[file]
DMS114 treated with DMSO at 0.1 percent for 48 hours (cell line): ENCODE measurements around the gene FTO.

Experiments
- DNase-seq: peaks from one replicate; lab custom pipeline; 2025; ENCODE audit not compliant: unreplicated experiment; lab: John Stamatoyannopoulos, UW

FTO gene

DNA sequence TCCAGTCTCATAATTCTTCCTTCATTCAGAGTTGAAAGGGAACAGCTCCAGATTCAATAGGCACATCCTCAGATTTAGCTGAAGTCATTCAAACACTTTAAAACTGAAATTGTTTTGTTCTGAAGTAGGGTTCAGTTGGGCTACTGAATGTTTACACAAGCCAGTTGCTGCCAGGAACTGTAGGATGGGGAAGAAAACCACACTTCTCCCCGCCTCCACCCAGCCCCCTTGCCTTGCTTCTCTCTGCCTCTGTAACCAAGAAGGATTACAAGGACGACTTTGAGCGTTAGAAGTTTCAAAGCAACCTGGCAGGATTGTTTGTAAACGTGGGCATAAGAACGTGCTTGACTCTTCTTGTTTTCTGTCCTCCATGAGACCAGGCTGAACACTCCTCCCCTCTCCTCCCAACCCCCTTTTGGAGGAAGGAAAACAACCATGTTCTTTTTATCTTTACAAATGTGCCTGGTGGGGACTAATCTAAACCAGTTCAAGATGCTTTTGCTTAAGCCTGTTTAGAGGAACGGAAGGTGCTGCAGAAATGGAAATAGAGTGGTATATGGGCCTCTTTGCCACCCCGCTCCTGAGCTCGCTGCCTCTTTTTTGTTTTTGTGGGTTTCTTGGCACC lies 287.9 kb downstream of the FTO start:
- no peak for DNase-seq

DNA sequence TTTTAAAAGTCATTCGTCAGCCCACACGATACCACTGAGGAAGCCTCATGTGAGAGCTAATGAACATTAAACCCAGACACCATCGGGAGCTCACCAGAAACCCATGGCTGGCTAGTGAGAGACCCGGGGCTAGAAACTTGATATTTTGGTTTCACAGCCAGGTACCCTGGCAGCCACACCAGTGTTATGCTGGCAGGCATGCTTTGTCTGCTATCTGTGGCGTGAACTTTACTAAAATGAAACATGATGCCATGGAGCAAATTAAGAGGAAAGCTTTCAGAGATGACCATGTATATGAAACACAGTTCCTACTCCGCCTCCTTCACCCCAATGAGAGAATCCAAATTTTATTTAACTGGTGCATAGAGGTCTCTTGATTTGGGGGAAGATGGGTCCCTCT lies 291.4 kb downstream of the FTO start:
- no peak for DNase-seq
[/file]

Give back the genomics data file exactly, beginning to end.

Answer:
DMS114 treated with DMSO at 0.1 percent for 48 hours (cell line): ENCODE measurements around the gene FTO.

Experiments
- DNase-seq: peaks from one replicate; lab custom pipeline; 2025; ENCODE audit not compliant: unreplicated experiment; lab: John Stamatoyannopoulos, UW

FTO gene

DNA sequence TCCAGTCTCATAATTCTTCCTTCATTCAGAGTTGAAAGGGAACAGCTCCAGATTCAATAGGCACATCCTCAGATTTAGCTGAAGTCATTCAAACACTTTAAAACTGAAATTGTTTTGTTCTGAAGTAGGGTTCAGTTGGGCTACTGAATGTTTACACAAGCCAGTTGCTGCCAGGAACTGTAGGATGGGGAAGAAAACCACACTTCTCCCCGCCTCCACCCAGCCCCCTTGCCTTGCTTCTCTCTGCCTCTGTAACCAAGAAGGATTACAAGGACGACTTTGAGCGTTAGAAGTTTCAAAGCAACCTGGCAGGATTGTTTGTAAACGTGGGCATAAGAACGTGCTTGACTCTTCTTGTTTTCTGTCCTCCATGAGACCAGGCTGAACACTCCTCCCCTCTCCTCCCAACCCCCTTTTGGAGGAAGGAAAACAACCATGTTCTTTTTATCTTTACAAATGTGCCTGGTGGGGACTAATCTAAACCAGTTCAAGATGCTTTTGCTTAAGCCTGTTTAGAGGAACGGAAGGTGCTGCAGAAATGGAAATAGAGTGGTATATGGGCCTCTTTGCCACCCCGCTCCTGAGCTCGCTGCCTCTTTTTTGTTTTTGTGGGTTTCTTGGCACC lies 287.9 kb downstream of the FTO start:
- no peak for DNase-seq

DNA sequence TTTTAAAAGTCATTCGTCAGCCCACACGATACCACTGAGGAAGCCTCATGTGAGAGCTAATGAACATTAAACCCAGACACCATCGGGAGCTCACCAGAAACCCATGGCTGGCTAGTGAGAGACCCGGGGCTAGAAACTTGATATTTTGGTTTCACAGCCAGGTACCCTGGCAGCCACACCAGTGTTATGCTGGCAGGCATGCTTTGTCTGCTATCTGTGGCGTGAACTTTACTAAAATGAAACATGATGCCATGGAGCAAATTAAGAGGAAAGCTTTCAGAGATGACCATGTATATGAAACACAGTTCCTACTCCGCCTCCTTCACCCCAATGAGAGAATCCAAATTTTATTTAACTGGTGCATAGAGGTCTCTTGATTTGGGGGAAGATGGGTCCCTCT lies 291.4 kb downstream of the FTO start:
- no peak for DNase-seq